Thank you so much for sharing your thoughts and your work with us, Toni! Her most recent novel, Sinbad's War, was released April 15 by Class Act Books. We've included an excerpt from the novel for your enjoyment. 

Blurb: 

Sinbad sh’en Singh, smuggler-turned-shipping magnate, has become quite the family man, knee-deep in offspring and complacent with his life...but Fate is about to interfere...

Terra is again at war, attacked by the Severani, members of an aggressively militant planet daring to challenge the Federation.

That was the enemy’s first mistake.

Bombardment of other Federation planets follow...then they invade Felida, and among the casualties are the people Sin holds most dear...

...and that is the final and fatal mistake.

The hostile Severani are about to discover there’s nothing quite so dangerous as a Felidan who’s lost his mate...especially if his name’s Sinbad sh’en Singh.

Excerpt from Sinbad’s War:

The young man jumped to his feet, staring at the tall figure who stopped, looking down at him.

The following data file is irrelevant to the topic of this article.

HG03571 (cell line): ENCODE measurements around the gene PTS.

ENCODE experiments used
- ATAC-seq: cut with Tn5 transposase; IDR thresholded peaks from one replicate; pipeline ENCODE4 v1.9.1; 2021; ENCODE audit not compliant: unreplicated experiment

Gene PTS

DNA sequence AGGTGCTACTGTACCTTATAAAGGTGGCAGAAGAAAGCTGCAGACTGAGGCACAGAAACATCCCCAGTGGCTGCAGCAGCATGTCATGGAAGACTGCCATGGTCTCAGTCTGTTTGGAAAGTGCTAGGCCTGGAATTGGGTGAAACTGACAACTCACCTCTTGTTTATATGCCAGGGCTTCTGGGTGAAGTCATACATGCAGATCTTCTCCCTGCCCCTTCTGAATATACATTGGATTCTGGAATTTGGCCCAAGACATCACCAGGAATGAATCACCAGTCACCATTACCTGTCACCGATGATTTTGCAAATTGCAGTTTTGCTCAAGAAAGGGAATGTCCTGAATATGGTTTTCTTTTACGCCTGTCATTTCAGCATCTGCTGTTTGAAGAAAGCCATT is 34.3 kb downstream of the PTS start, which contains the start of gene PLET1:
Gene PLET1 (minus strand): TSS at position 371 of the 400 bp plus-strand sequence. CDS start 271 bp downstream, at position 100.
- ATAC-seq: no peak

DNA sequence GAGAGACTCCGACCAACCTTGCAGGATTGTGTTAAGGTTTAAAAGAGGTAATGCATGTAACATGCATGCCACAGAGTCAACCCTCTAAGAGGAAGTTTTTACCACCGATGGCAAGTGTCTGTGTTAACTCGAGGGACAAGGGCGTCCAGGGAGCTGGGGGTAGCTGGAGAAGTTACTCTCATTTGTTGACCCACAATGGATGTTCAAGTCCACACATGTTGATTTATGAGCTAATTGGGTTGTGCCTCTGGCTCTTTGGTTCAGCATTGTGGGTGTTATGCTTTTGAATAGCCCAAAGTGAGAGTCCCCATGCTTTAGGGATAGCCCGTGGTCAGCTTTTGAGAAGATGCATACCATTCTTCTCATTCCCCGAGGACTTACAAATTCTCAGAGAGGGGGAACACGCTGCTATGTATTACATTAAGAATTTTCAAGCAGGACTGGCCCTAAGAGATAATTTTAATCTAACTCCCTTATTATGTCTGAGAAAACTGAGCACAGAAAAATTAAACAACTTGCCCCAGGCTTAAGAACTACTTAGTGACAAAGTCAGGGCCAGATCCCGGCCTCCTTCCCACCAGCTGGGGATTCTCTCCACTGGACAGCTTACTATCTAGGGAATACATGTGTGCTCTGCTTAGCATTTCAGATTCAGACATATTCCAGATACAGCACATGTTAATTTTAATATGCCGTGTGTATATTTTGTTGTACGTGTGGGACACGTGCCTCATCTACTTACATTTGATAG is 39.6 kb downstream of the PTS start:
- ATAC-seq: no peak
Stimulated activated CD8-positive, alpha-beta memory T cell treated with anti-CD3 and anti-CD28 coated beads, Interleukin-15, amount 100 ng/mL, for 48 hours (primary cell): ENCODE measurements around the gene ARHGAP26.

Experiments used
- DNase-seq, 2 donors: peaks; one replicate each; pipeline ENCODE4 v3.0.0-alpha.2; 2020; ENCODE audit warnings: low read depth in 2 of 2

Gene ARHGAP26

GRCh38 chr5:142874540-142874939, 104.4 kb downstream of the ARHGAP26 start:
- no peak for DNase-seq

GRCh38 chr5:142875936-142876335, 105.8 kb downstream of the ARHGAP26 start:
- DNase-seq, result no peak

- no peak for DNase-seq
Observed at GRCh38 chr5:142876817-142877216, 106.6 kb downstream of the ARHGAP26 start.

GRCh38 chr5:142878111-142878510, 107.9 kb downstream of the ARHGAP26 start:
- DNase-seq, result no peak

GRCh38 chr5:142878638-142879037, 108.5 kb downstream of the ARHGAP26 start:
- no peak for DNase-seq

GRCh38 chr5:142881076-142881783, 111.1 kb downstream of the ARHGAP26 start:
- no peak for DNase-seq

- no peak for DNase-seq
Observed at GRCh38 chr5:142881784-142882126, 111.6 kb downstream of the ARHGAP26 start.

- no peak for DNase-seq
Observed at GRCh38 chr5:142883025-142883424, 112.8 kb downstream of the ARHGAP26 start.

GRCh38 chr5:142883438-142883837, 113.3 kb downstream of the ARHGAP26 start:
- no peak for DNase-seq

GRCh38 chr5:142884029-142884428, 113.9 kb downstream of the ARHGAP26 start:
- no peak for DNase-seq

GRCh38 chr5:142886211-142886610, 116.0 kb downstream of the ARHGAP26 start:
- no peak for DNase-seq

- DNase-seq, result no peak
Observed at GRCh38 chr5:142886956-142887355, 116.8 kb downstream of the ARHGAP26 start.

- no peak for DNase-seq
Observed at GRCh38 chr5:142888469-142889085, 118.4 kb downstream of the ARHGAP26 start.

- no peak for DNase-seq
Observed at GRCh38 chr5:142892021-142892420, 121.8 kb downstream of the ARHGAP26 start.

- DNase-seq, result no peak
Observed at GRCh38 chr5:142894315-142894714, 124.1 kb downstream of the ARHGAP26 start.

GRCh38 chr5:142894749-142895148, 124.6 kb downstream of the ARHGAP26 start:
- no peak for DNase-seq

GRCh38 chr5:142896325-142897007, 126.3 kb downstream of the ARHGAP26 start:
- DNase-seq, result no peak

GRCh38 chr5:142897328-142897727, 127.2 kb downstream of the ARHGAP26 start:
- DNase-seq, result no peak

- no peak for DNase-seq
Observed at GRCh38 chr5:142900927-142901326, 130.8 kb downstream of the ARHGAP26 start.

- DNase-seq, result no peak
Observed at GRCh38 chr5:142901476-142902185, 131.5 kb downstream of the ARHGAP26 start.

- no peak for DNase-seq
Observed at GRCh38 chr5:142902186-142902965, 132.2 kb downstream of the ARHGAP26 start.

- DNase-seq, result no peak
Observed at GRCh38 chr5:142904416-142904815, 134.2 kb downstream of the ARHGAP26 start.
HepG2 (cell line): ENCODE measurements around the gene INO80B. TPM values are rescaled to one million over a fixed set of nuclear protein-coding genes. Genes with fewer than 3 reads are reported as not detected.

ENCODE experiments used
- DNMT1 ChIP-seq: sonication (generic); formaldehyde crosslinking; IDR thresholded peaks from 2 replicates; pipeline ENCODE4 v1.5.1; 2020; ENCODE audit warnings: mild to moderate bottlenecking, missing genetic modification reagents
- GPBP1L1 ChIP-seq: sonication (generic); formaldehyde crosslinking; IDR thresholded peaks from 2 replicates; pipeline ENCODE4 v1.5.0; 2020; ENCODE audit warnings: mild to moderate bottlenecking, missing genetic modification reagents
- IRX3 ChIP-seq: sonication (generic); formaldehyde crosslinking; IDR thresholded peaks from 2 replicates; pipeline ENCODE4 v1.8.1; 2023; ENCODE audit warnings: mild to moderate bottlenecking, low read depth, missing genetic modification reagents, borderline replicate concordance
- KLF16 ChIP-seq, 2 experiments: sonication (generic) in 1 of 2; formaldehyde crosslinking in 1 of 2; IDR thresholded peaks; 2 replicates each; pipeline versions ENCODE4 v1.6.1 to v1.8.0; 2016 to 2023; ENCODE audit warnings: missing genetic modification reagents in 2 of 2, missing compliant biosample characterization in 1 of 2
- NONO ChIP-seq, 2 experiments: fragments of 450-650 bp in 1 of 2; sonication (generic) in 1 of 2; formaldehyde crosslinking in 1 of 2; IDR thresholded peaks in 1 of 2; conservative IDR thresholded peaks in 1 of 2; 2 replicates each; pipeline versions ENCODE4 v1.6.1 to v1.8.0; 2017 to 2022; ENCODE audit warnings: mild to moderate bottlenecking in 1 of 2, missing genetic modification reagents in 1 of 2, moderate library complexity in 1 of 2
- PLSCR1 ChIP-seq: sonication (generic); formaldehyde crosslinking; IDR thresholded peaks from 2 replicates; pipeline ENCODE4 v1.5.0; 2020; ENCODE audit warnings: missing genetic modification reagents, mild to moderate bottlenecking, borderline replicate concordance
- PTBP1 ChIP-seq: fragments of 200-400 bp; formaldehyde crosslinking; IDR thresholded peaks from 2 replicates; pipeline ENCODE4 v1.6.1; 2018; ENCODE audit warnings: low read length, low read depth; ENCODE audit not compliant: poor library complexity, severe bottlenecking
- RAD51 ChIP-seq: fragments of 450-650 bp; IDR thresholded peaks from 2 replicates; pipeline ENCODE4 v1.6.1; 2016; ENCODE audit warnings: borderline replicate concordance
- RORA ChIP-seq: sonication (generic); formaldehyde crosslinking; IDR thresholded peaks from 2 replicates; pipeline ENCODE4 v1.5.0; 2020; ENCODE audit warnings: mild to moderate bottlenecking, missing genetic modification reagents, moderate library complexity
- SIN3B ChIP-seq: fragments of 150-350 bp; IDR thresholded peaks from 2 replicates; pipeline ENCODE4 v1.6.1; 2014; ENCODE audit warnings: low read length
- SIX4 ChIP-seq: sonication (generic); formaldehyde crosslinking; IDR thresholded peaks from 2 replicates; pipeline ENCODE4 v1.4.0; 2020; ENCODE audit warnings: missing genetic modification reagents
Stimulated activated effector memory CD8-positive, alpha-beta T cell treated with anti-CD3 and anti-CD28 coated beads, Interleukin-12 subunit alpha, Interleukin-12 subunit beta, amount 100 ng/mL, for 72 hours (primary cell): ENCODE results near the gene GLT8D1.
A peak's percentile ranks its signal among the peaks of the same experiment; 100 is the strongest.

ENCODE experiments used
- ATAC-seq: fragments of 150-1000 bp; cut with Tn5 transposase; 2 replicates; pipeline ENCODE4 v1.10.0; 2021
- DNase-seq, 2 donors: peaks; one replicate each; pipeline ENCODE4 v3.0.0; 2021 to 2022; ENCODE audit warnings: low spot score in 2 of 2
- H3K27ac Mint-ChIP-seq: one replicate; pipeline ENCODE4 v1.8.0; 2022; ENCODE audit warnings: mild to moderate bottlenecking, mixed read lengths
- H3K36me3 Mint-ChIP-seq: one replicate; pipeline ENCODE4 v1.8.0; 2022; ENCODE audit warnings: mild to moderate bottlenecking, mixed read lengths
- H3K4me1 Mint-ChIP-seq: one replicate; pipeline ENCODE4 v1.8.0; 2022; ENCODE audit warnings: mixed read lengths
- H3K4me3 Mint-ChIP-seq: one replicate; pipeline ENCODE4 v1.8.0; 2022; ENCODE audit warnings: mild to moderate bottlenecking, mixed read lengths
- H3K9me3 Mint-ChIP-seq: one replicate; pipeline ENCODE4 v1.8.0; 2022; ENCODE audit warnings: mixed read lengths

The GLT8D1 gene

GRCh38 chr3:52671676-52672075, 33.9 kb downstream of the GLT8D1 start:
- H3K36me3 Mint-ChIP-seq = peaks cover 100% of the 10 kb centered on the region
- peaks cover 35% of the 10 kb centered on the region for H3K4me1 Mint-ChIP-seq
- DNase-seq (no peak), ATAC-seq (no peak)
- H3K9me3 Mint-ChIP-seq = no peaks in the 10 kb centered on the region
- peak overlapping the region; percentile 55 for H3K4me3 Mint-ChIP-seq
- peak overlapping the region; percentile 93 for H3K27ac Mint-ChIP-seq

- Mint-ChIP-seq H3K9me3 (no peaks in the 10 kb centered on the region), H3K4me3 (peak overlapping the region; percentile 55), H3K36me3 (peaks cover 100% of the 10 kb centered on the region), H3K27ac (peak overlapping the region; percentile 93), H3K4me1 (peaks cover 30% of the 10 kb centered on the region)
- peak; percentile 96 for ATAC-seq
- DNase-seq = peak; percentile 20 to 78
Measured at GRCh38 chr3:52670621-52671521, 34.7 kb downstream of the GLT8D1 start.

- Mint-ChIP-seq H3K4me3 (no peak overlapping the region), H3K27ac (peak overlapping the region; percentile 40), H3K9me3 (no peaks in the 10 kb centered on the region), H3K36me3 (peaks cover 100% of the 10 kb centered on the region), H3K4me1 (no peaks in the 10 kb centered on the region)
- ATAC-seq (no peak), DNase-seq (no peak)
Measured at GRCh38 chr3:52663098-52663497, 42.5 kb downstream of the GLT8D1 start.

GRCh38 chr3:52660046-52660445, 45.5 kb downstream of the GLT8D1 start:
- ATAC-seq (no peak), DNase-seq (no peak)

Nils Van Lewen considered himself tall, but the man coming through the door was a giant. He was also the first Felidan Nils had ever seen. Nothing had prepared him for this…

The creature said, “I’m Sinbad sh’en Singh. You wanted to see me?”

Nils stared up at him.

Before he realized it, he stuttered, like a fool, “G-G--, you’re tall!”

More than once he’d used his own height to intimidate someone and now he knew how that felt.

“We all are.” A slight smile touched the giant’s mouth, revealing another shock.

Pointed canines.

He leaned against the desk, arms crossed over his chest. “What do you want…” Green eyes flicked to the insignia on his right shoulder. “…captain?”

Good G--, they looked like a cat’s. The young man’s thoughts were a jumble.

“Van Lewen…Nils Van Lewen, Captain, Federation Armed Services.”

Thank God, he sounds like a Terran, speaks Inglaterre well, too. No accent at all.

“I don’t want to seem rude, but I’ve a business to run. I’d appreciate it if you’d state your purpose in being here so I can get back to it.” Sin stared at Nils expectantly.

Nils stared back.